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30-11-2019 | Original Paper | Uitgave 5/2020

Journal of Child and Family Studies 5/2020

Child Chronic Illness and Parent Work-Family Conflict: Investigating the Experiences of Working Parents

Journal of Child and Family Studies > Uitgave 5/2020
Antonia M. Kish, Divna M. Haslam, Peter A. Newcombe
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Parents play a pivotal role in helping children manage their chronic illness, consequently taking on multiple roles. In such circumstances, parent inter-role conflict can impact parent and child aspects and outcomes (e.g., well-being). This study aimed to examine the work-family interface for parents of children with diabetes, asthma or eczema, by exploring their experiences in comparison to those of parents with children without chronic illness and those with diverse chronic conditions.


Semi-structured interviews with fifteen working mothers (M age = 38.20 years; SD = 0.91) of children with diabetes, asthma or eczema were conducted.


From these interviews, four key themes were identified: (a) parent impact, (b) child wellbeing and development, (c) support, flexibility and understanding, and (d) broader impact. Mothers experienced conflict between work and family roles similar to that evidenced in past research. But unique to these parents is their ongoing carer role (e.g., not meeting the care needs of their child). Family impacted their work in various ways (e.g., sacrifice career opportunities), with impacts because of their carer role (e.g., taking more time off work) also illustrated. For these parents, the importance of support (e.g., from workplaces, family) is highlighted, as this alleviated the challenges and subsequent impacts experienced.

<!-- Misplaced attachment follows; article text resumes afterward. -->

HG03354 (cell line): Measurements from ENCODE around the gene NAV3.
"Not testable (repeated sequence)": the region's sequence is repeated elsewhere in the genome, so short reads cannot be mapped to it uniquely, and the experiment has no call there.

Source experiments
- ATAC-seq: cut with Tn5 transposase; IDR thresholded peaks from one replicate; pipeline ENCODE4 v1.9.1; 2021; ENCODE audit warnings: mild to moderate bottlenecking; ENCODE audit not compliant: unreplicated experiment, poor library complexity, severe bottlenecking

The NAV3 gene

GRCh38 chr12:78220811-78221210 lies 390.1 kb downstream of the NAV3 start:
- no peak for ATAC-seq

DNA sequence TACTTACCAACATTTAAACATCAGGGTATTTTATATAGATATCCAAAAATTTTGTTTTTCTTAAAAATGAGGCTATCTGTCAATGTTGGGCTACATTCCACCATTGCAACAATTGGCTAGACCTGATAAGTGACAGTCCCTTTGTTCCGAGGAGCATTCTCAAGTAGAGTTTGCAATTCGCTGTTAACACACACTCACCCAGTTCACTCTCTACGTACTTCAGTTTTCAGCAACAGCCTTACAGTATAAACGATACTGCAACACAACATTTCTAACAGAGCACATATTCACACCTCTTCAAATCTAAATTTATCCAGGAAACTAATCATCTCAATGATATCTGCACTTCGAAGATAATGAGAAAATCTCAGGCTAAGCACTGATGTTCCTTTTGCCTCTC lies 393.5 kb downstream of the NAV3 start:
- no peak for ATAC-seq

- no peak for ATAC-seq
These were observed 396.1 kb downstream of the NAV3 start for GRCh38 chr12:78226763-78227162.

More research is proposed to investigate the added demands faced by these parents, by quantifying these demands, given their importance in determining work-family conflict. As this study provides very preliminary findings, further research is required to address several of the limitations discussed.

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